Monte Johnson has many of the same concerns running his IT shop that most managers have, but with a few extras thrown in -- like being blown out of the water by a missile.
Johnson is the go-to IT guy aboard the USS Freedom, one of the Navy's newest and most technologically advanced ships. Technically an Information Systems Technician 1st Class (E6/IT1), Johnson's effectively the IT manager in charge of maintaining the computers, networks and applications that control the ship's myriad pieces of high-tech equipment. That includes modules that control unmanned helicopters and underwater and surface vessels, a missile launcher, decoy systems and a cannon -- gear not found in civilian shops.
Overall, the Freedom is a brand new type of ship: the Navy's first-ever Littoral Combat Ship (LCS 1). This class of ship is made for coastal areas, and can operate in less than 20 feet of water. The Freedom is relatively small -- 377 feet in length -- and has a core crew of only about 40.
The LCS program has been criticized for major cost overruns. In fact, during Congressional testimony in January, Defense Secretary Robert Gates specifically mentioned the ship as one of the military programs that has suffered "contract or program performance problems" during development. And former presidential candidate Sen. John McCain mentioned the LCS program as an example of excessive cost overruns during a debate with then-Sen. Barack Obama.
However, advocates defend the program as important for the Navy's future. Commissioned last November, the Freedom is designed to work with multiple "mission modules," which provide most of the ship's combat capability and can be swapped in and out, with different equipment and personnel. This is true whether the task is hunting submarines, neutralizing mines or combating surface ships that operate close to shore.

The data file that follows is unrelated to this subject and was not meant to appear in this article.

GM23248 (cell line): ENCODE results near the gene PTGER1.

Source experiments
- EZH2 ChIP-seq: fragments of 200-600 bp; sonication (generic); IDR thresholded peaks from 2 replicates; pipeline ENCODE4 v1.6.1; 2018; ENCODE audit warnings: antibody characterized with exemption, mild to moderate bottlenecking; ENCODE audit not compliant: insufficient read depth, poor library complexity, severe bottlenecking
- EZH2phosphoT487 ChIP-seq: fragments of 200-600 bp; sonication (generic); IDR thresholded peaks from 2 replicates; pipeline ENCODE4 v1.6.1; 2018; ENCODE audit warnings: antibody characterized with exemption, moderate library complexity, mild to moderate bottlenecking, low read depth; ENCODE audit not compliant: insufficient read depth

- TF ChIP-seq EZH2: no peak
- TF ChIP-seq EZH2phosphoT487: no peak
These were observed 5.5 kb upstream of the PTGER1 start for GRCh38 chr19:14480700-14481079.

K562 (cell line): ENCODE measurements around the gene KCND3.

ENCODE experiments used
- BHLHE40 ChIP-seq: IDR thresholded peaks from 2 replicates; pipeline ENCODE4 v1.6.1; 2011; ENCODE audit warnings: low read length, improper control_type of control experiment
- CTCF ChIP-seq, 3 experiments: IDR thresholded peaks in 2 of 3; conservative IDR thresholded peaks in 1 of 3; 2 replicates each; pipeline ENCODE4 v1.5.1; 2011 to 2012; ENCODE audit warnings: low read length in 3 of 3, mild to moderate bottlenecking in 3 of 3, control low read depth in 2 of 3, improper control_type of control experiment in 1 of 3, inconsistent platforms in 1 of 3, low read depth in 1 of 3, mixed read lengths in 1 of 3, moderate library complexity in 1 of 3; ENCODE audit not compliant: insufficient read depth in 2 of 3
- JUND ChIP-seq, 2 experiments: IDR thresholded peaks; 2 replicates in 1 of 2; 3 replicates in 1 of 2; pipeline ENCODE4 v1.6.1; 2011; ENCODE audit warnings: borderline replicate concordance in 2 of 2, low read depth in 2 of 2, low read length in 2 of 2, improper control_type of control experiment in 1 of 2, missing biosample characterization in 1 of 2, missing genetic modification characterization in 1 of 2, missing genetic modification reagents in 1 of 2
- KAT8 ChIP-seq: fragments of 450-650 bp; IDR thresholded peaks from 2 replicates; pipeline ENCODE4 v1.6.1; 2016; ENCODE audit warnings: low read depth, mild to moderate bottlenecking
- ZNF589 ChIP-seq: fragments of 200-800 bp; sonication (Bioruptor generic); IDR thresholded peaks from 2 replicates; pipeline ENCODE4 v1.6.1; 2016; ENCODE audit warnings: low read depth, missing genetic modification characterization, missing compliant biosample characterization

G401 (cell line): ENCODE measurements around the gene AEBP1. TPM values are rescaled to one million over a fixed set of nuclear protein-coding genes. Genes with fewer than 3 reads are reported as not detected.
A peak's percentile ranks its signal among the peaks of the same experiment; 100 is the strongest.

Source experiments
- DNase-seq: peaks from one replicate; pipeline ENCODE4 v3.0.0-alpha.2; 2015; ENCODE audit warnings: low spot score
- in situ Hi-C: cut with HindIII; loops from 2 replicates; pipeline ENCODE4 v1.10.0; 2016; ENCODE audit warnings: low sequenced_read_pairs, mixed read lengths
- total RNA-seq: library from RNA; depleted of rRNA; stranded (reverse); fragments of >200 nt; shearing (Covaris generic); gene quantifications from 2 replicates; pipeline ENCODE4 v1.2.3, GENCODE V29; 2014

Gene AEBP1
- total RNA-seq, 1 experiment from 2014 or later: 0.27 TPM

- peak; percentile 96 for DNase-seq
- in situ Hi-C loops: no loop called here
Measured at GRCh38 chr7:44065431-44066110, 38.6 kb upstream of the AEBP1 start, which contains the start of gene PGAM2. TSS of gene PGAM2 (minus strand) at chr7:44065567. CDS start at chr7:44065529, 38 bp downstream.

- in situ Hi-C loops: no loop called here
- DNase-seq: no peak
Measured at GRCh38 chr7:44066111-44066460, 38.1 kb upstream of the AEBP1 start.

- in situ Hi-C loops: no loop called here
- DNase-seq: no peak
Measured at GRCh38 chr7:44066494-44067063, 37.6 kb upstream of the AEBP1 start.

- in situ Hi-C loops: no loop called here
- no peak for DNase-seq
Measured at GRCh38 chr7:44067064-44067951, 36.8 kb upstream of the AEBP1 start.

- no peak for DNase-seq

Johnson proudly showed off his, well, ship-shape IT shop during a recent port call in Boston. Working with one other IT technician, he maintains networks with more than 9,000 components, including 40 servers in eight server cases, 60 switches, 20 routers, an 84-unit VoIP phone system, machinery plant controls, damage control systems, cameras, sensors, radars and much more. It's all tied together by more than 100 miles of electrical and fiber-optic cables.
Johnson pointed out that "everything is connected and redundant," reflecting the special needs of a fighting ship. That's important when you may be sailing into harm's way and sustaining battle damage. "You could have pretty much three-quarters of the network go down and still be able to function," he said.
The redundancy is most striking on the bridge -- the ship's nerve center and control station -- which looks like a mirror reflection. The left and right sides of the small compartment have the exact same controls, consoles and other equipment in the exact same layout. "Half of the bridge could go down and you still have the same exact functionality on the other side," Johnson said.
More redundancy is illustrated in a compartment called Central Control System (CCS). This is where the ship can be controlled if necessary, rather than from the bridge. With no windows to the outside world, steering is accomplished via an elaborate system of more than 38 closed-circuit TV cameras. The station sports the same joystick controls as those on the bridge, which let the operator direct the speed and direction of the ship. Johnson joked that any Digital Age kid would probably feel totally comfortable maneuvering the ship with the joystick, which closely resembles those found on some gaming systems.
Also included in the CCS are duplications of consoles on the bridge, where the Readiness Control Officer can monitor the overall status of the ship's systems and direct damage control and other functions.
With advanced integration, automation and redundancy, "there's not a lot of maintenance I have to do," Johnson said. But he noted that being responsible for 85% to 90% of the ship's systems -- and even acting as the help desk guy -- keeps him plenty busy.
Johnson has a lot of experience and training to rely on. He has worked with computers for about 10 of the 12 years he has been in the Navy and has all the pertinent certifications from Microsoft and Cisco, including the Microsoft Certified Trainer certificate. At his last command, he was an IT academy instructor.